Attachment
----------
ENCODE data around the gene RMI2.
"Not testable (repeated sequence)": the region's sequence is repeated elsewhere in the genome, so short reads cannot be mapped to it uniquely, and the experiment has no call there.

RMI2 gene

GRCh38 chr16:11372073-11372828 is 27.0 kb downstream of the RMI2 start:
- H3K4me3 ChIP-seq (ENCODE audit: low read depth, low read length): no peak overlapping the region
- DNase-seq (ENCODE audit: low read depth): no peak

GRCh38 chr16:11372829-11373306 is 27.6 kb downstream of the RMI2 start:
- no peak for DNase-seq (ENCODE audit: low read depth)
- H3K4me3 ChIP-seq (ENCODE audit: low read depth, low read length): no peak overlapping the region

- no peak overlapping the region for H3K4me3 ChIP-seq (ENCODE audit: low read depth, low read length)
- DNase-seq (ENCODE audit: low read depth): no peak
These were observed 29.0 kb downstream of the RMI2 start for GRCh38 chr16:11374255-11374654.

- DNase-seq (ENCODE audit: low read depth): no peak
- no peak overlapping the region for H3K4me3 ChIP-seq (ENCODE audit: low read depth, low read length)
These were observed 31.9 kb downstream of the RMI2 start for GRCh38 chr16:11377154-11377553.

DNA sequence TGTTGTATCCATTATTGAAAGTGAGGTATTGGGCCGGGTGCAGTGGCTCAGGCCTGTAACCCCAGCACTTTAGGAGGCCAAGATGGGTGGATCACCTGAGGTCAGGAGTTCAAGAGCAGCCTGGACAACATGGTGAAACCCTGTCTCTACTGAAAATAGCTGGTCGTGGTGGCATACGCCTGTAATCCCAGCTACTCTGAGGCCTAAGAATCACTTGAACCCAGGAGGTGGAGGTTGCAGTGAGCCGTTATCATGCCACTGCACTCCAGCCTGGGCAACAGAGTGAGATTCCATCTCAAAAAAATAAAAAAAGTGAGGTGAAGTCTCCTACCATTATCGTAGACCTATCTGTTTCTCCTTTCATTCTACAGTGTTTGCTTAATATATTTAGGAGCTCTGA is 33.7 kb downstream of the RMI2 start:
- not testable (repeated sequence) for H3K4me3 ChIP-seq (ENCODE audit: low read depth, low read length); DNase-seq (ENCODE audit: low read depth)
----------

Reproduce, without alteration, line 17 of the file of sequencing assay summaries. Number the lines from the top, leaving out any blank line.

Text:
- not testable (repeated sequence) for H3K4me3 ChIP-seq (ENCODE audit: low read depth, low read length); DNase-seq (ENCODE audit: low read depth)